I think I saw him approaching through my lens, but he was coming too close. I ended up just gawking at him. My mouth was probably hanging open. I didn’t even bother trying to take a photograph. Frozen like a donkey in the headlights, I watched in absolute disbelief. The roar from all around was deafening. I think I screamed a little, too.
I quickly tried to get some pictures but it was too late. He was running away with his back towards me. Even that silly little dance happened on the complete opposite side of where I was sitting. So no, I didn’t get a decent photo of that goal. But I don’t really care. I saw it. I heard it. I experienced it and I’ll never forget it.
Daylin Paul: Best foot forward
I had been living in South Korea for a year by the time the 2010 World Cup came to South Africa. It was a bit of a sad homecoming for me as I had to go home to Chatsworth to help arrange the funeral of a close relative.
There was bunting, emblazoned with the flags of all the participating nations hanging between the houses in Shallcross, when the funeral procession left the house. Because we were in mourning, there was no way to watch football and be jovial in the house. So, I went to a childhood friend’s house in Pinetown for a braai and to watch that first game.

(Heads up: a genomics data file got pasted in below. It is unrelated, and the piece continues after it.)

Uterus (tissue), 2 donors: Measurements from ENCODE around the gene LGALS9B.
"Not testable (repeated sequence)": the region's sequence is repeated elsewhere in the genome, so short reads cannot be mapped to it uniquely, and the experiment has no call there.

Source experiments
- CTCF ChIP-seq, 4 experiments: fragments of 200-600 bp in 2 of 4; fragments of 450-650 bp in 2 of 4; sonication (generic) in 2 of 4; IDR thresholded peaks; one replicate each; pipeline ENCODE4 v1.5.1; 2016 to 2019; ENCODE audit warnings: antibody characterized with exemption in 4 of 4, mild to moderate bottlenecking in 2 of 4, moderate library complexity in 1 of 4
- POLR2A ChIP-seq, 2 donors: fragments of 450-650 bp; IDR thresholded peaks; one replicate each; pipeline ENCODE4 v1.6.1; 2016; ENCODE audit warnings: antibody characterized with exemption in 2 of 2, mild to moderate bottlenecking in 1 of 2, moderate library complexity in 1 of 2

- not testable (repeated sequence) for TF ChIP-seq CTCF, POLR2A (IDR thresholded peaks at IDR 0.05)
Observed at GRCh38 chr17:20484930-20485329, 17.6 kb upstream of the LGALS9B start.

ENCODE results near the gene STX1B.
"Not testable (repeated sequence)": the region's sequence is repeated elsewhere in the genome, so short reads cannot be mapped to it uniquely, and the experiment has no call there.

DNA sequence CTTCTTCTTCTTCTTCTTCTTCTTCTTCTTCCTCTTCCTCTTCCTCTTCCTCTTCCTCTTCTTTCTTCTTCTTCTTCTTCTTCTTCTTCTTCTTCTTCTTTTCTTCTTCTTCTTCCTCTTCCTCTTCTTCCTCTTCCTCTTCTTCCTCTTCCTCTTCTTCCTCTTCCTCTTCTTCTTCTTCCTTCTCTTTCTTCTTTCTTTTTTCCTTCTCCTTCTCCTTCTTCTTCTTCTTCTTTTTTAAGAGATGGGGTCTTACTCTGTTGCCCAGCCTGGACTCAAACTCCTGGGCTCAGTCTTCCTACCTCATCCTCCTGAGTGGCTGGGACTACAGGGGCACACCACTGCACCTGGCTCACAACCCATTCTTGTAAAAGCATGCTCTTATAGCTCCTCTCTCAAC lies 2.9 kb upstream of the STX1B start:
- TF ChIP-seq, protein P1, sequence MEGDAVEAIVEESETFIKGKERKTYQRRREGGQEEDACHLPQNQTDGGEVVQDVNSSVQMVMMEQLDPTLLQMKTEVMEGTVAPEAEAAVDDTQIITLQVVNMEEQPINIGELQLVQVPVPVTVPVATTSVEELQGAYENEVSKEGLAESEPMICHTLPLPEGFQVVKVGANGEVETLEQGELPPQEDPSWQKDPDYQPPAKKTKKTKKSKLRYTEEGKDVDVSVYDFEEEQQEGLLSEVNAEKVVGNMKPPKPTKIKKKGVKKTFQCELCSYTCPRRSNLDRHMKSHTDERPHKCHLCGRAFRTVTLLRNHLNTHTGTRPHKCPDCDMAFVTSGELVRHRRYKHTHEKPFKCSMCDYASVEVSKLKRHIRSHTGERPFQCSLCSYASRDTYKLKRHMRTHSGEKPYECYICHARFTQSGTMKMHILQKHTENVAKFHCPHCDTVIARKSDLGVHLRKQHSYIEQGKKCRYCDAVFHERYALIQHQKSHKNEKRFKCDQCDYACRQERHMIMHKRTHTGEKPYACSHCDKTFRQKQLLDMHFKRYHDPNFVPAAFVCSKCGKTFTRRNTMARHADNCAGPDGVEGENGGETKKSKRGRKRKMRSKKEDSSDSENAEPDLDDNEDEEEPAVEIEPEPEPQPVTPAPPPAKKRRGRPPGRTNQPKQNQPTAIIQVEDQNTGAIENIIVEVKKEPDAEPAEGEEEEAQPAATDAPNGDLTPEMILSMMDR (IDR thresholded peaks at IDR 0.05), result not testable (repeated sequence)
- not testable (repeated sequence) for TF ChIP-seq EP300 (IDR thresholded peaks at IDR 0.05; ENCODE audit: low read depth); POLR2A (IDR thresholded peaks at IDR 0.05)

When that ball was dispatched by Shabba’s left foot, time, even sound, seemed to be suspended. It felt like the whole neighbourhood, maybe the whole country, was holding its breath while the Jabulani ball was in the air and then… ricochet off the inside of the bar! The net rustles and he wheels away!
Pure joy! An explosion of noise! Vuvuzelas, shouts and hugs! I’ll remember that moment for the rest of my life.
Dennis Webster: The suburban goal
South African suburbs, especially those in the north of Johannesburg, have been severed off. I should know. I grew up in one.
Gates, booms, malls, cars, guards, cameras and walls all make for formidable islands among tides of reality. Places where life feeds on death. It was here, in a northern suburb lounge, that I watched Tshabalala put South Africa 1-0 up against Mexico in the opening match of the 2010 World Cup.
And in that lounge, people forgot themselves for a full 10 minutes. For the briefest moment, it was no longer what was inside their walls that made them happy, but the messy South African project outside them. They gave over to the delirious possibility of a world shared and, more still, to the idea that it might be beautiful. It was a lesson quickly forgotten.
Jan Bornman: Blurred memories of an unforgettable goal